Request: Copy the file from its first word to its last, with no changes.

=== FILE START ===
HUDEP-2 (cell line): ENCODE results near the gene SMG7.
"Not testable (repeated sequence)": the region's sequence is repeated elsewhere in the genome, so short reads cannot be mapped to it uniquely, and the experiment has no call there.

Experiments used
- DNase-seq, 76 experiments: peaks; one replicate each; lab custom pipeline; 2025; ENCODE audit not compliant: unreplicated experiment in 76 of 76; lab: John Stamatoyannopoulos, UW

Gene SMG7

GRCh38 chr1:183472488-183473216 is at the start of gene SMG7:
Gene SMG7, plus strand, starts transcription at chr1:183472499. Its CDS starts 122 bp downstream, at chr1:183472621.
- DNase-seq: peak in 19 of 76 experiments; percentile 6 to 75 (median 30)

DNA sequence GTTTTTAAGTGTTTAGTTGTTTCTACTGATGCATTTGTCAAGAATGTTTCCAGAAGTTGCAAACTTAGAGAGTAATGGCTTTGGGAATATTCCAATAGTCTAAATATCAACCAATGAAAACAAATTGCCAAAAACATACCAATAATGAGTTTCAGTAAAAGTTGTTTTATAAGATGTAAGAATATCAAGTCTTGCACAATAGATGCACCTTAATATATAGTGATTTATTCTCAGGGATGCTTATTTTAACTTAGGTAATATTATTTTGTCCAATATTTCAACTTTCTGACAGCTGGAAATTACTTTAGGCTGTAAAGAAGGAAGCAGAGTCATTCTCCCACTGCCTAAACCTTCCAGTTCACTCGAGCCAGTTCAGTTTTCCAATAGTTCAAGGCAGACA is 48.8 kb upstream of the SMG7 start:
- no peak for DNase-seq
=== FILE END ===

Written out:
HUDEP-2 (cell line): ENCODE results near the gene SMG7.
"Not testable (repeated sequence)": the region's sequence is repeated elsewhere in the genome, so short reads cannot be mapped to it uniquely, and the experiment has no call there.

Experiments used
- DNase-seq, 76 experiments: peaks; one replicate each; lab custom pipeline; 2025; ENCODE audit not compliant: unreplicated experiment in 76 of 76; lab: John Stamatoyannopoulos, UW

Gene SMG7

GRCh38 chr1:183472488-183473216 is at the start of gene SMG7:
Gene SMG7, plus strand, starts transcription at chr1:183472499. Its CDS starts 122 bp downstream, at chr1:183472621.
- DNase-seq: peak in 19 of 76 experiments; percentile 6 to 75 (median 30)

DNA sequence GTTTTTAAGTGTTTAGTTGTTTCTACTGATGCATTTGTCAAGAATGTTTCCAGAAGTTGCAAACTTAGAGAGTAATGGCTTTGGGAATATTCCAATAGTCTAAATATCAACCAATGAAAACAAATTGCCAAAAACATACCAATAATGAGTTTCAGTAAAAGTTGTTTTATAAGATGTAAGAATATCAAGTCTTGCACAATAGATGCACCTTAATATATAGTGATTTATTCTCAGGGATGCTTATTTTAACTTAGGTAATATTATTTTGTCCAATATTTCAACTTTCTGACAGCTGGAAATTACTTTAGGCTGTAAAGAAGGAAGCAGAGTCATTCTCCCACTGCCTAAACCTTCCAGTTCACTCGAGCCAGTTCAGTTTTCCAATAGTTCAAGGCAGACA is 48.8 kb upstream of the SMG7 start:
- no peak for DNase-seq